Help! I’m a Web Developer and it’s Hard

Web development seems to be the way to go now. With promises of freedom, opportunity, an vastly improved payslip and a chance at becoming a Mark Zuckerberg clone, it is simply hard to resist. More and more, flocks of individuals scour the internet for that tutorial, e-book, video, course, etc. to transform them from novice to ninja within a self-approved timeframe. While their motivations might be as diverse as their backgrounds, a few things quickly become clear as Erik Trautman clarifies in this post. He does an excellent job at explaining various stages of trial and triumph in learning to code, while quickly dispelling the myth of the world’s greatest paycheck in the shortest possible time.

Truth be told, web development (any sort of development, for that matter) IS HARD! Let’s say your dream is a more dignifying job (cash and title considered), then you get inspiration from this ex-carpenter, assuming you took the exact same steps he took you will only have manged to get yourself into a position where some employer decides it will be profitable to invest in your continuing education.

Let that last sentence sink in for a while a journey into web development is a journey into intense commitment to everyday learning. The real-world projects you handle along the way are your thesis and you will be expected to reproduce and exceed them in various forms as you go along. Come on, you advertised yourself as a web developer, with the ability to shift bits and bytes on the fly with a keyboard. Your clients refuse to be forgiving and they are right.

Truth be told, web development (any sort of development, for that matter) IS HARD!

In terms of continuous education, there’s a plethora of material on the web, which is where you live now. A simple Google search produces millions of results, many relevant to your criteria only differing by certain nuances and shades. This lack of shortage of materials can be very inimical to the development of the developer. One of the very first skills a developer must develop (like the pun?) is the ability to wade through torrents of material to decide what is relevant. This probably begins with being able to search properly for what one needs to know. A corollary to this is that a web developer must quickly learn to keep their focus in one place…

Having learned so much how our brains work and how we’re able to adapt to different learning styles while ultimately preferring one to the rest, how about going with a learning approach that excites your faculties, causing you to engage the material in more meaningful ways enhancing your recall and ability to make real-world application of concepts.

Watching video tutorials and reading written tutorials are about the two most popular ways we learn anything, but if we know anything about passive and active learning, it’s easy to tell which is more effective. Reading (along with copious note-taking) is a very active form of learning as opposed to watching videos, which is passive. Even code illustrations in videos are often treated with the same laxity as when we watch movies. Therefore, we get entertained and retain much less than when we read, excite neurons to visualize what we’re reading and attempt to follow every word the writer has written. Indeed, reading is a conversation with the author where we don’t get to talk back, and since we’re generally bad at listening, the absence of the author forces us to ruminate on what point he is trying to get across. How about seeing videos only after we’ve read material and accumulated enough background information about the topic? That puts us in a much better position (mentally and psychologically)as we learn from the videos. It seems to me that people who favour reading to watching, quickly familiarise themselves with reading “boring” docs and manuals thereby learning some more, while “watchers” tend to wait until it is only “absolutely necessary.”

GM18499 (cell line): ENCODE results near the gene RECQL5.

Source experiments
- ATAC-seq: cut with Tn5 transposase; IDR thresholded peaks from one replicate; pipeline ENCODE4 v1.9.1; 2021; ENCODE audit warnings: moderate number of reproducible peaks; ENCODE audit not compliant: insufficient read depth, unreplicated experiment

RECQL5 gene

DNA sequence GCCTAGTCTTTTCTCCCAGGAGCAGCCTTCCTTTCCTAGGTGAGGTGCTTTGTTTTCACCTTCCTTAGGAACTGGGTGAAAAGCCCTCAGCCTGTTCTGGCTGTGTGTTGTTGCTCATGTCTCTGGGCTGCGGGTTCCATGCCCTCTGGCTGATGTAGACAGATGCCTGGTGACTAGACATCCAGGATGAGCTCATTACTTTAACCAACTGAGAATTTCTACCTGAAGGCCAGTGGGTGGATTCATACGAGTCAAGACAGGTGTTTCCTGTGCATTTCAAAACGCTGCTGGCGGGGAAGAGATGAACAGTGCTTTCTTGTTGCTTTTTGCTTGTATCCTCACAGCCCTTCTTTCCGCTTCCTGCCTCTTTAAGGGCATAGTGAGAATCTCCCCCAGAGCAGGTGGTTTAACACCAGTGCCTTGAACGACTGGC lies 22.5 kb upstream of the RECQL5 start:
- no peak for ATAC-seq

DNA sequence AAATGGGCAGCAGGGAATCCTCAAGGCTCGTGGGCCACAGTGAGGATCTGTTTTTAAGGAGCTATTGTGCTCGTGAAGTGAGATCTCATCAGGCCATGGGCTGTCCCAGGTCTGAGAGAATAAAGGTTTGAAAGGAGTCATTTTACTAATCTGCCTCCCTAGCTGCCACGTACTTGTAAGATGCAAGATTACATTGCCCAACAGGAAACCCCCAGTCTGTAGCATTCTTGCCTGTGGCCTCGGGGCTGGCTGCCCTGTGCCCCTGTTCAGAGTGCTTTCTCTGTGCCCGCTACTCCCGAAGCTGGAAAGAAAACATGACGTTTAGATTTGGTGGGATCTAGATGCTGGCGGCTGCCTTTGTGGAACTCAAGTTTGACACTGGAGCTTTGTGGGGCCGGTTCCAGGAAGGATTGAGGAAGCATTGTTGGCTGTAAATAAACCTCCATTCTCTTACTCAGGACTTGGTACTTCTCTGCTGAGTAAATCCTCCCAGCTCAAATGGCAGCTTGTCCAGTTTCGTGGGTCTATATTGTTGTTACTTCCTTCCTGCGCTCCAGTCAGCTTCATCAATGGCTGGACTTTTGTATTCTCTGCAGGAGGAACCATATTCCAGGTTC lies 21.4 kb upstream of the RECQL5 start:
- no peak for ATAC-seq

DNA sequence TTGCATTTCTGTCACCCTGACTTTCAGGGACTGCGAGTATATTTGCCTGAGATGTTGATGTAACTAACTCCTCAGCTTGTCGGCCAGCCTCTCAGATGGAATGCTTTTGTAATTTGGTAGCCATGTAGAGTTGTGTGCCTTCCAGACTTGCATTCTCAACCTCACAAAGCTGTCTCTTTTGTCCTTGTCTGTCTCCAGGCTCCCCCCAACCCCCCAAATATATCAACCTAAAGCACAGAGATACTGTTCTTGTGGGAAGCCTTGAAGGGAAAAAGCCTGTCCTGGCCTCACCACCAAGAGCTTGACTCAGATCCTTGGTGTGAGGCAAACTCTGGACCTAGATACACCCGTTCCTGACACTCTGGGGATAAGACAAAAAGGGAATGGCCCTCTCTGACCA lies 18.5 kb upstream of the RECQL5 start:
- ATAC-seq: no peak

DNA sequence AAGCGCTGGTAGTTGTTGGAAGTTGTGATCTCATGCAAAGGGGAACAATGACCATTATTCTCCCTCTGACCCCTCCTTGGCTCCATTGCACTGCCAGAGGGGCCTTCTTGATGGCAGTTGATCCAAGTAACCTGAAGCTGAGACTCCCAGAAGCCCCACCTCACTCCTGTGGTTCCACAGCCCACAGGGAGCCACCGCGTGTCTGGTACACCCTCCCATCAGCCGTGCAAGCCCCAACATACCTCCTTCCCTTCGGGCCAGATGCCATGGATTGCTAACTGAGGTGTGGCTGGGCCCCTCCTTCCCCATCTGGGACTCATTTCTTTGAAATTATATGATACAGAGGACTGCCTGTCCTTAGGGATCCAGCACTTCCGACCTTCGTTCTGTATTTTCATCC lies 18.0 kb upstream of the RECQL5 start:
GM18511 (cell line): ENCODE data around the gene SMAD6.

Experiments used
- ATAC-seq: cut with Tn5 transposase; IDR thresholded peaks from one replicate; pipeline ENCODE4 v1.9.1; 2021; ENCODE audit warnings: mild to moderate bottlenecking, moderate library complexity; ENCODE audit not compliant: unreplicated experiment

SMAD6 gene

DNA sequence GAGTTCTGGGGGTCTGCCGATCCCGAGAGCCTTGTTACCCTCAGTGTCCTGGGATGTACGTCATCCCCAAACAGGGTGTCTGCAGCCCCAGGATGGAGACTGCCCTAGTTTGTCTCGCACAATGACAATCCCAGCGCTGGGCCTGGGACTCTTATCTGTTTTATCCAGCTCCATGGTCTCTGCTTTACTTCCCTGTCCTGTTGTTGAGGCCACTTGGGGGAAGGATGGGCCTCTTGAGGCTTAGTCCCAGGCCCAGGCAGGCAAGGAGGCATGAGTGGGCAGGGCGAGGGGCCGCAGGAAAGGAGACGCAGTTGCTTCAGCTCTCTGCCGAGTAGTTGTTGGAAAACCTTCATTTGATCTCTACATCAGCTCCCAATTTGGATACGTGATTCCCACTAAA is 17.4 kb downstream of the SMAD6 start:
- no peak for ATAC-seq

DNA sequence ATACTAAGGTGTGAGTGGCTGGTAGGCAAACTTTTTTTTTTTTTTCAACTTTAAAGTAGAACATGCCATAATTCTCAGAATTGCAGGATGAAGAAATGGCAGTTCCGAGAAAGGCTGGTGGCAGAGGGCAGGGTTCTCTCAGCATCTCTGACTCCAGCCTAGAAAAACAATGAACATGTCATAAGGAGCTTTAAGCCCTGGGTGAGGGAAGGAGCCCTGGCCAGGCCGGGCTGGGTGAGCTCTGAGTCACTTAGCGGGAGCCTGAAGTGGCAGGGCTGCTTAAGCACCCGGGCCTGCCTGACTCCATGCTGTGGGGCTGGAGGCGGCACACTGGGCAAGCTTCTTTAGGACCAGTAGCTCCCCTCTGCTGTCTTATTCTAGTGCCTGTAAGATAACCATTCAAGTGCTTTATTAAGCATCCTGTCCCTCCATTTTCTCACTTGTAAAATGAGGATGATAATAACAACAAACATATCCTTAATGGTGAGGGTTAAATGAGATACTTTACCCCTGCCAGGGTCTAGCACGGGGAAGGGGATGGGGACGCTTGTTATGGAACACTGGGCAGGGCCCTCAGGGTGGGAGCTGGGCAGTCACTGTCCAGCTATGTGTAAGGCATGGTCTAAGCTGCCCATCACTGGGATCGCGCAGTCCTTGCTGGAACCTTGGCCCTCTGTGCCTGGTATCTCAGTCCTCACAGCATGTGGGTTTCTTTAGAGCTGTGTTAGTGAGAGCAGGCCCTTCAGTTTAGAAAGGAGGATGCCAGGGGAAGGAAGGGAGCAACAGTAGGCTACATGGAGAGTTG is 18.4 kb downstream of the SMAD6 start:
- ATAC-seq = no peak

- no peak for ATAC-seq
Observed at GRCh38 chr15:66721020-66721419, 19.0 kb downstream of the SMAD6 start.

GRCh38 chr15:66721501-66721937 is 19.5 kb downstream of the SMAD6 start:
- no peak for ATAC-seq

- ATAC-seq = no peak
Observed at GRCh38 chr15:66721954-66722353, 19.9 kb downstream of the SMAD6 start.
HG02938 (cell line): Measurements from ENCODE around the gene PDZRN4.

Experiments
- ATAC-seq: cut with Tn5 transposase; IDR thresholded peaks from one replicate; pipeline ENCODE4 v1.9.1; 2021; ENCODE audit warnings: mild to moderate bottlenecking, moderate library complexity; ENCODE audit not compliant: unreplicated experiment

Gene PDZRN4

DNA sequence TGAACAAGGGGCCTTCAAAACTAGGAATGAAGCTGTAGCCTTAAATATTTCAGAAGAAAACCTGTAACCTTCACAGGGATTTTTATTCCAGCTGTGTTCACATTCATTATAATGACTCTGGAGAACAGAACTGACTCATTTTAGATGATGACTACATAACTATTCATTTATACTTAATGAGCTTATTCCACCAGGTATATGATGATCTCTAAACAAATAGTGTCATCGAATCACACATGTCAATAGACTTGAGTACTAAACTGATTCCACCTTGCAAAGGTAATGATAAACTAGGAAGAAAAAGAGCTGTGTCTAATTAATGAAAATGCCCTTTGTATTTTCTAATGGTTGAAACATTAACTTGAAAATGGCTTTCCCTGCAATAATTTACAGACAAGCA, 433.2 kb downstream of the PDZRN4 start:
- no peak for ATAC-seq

After reading though, you must make room time-wise to test your recall of the material studied. That’s where your note-taking comes into play. If you pencilled down questions about salient points earlier, now is the time to answer those questions. My experience is you unearth weak spots in your understanding of the material, and immediately seek to fill those gaps. You might need to do this a few times depending on how tricky the material is. You can say you’ve got it when you attempt to apply it in creating something and the results are satisfactory. This is deliberate reinforcement and is very much effective. It has good implications for the longterm memory of the material and means you haven’t just learned the material by rote.

Concepts are one thing. Projects are another. Projects are where you put it all together. Concepts however build into projects and even if your knowledge appears minimal, you probably know more than enough to delve into a project. That said, every project is different. Every client is different. See each as a minima in your learning curve (assuming your learning curve oscillates widely) and know there is always room for improvement.

Web developers are a commodity as almost every other profession eventually becomes. Demand multiplies and the barrier for entry inevitably diminishes. The barrier for entry into web development is as low as it gets. yet sheer grit, raw discipline, nerve-wracking attention to detail, ever-increasing commitment to remain committed (whatever that eventually entails) is non-negotiable.

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